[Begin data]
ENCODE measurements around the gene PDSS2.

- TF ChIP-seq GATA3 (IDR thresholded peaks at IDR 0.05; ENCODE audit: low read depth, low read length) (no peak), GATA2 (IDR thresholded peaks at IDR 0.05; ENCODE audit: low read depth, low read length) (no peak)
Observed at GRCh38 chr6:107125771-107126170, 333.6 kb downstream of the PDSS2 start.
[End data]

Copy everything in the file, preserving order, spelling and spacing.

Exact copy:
ENCODE measurements around the gene PDSS2.

- TF ChIP-seq GATA3 (IDR thresholded peaks at IDR 0.05; ENCODE audit: low read depth, low read length) (no peak), GATA2 (IDR thresholded peaks at IDR 0.05; ENCODE audit: low read depth, low read length) (no peak)
Observed at GRCh38 chr6:107125771-107126170, 333.6 kb downstream of the PDSS2 start.